As the old cliché goes, you don't use a sledgehammer to crack a nut, but according to Rick Santelli, that's exactly what it appears the Obama administration is doing terms of financial regulation and fiscal discipline.
On CNBC's Feb. 2 broadcast of "Fast Money," host Melissa Lee proposed that taxing the wealthy is not the path to "economic prosperity and fiscal stability." Santelli, the network's CME Group floor reporter, agreed.
"Well, you're right," Santelli said. "But I also think you're going to see when the Bush tax cuts expire, a lot of middle class write-offs and exemptions and various tax benefits will also fall by the wayside. Not the least of which to mention, I have so many friends that work for the financial industry. And they've learned from the government, even if you only make $25,000 to $125,000 a year, one firm says if you leave to go into another job or whatever, anything outside retirement, they're going to keep 10-to-20 percent of the stock they took from you following the government's directives."
The outspoken CNBC correspondent said the approach, now referred to as "The Volcker Rule," after Paul Volcker, the former Federal Reserve Board chairman who's now a key economic advisor to the White House, is the wrong way to go.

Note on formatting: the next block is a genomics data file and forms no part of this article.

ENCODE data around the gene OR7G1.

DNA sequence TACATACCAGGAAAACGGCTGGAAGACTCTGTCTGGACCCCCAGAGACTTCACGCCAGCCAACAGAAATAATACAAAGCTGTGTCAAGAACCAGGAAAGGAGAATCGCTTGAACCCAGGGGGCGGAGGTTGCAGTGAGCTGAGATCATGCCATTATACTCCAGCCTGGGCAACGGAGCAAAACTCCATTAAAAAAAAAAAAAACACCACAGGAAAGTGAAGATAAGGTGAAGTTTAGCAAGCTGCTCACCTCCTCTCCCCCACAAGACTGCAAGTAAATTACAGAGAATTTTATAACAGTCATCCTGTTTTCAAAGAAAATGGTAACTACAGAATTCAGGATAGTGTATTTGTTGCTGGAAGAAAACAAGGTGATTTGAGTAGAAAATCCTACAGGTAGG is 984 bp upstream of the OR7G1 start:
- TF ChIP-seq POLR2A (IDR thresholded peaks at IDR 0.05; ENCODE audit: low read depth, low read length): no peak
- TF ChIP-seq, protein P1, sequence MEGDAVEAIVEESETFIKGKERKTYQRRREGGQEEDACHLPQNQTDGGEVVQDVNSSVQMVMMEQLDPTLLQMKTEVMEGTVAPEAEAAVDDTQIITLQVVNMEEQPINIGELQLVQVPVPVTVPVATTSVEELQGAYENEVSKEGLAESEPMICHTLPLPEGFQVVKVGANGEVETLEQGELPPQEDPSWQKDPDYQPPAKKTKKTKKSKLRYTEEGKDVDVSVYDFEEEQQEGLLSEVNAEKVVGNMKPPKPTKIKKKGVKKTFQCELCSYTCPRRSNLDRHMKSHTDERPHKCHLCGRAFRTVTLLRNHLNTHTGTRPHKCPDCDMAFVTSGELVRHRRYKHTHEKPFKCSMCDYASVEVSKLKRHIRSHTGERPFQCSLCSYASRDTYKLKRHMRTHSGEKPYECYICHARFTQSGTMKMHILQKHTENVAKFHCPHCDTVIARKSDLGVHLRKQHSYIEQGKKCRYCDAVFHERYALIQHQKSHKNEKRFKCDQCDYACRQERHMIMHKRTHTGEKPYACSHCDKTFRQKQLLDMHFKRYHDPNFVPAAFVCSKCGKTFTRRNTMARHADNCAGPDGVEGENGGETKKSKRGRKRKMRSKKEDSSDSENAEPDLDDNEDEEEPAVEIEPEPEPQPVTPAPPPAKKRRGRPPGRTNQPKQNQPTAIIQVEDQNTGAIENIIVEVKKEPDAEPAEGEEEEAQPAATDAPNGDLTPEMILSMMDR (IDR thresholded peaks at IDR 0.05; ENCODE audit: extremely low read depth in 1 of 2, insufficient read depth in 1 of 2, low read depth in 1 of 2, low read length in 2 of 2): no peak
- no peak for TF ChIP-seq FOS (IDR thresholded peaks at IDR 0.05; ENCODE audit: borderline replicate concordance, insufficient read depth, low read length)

"I don't know," Santelli continued, holding up an oversized gavel. "You know what? I don't think that this ought to be the tool that our government is using, whether it's health care reform or whether it's reform on regulations or in general to try to find money from those that work. This is not the tool. It should be a scalpel."
"Fast Money" panelist Karen Finerman asked Santelli what should be done - if not higher taxes and stricter rules. Santelli explained there was too much emphasis on action and not results in the young Obama presidency.
"I don't think that they can quit spending," Santelli said. "If you look at the big debate that was in one of the hearings today, I think it was [Sen. Judd] Gregg, he was yelling because basically, the current proposal is, ‘Hey, we didn't, you know, spend $30 billion here, let's use it for another jobs program.' How many times do we keep doing the same thing over and over, just because we're spending money. I'm from Chicago, we spend a boatload on education. Spending money isn't what you celebrate. It's results. We're not getting very good results."
The key according to Santelli would be to simplify the tax structure. As "Fast Money" panelist Guy Adami explained, corporation, like Intel (NASDAQ:INTC) have learned to game the system. And with a complicated tax code, the smarter firms will always figure out to find the loopholes.
"It is outrageous," Santelli replied. "Basically the tax code, I guess if you stack it up page to page, I'll be touching some of the lunar blemishes up there, but in the end, we need things more simple. I think that should be the lesson after the whole health care process that whether it's taxes and loopholes, these regulations Wall Street will run circles around it. But I told you, none of this is going to pass. Just the discussion about hedges with Mr. Volcker shows how complicated it is. Talk to anybody who trades commodities about the over-the-counter oil or grain trades that get scrubbed through because of hedging exemptions. Make things simple I guess is the answer."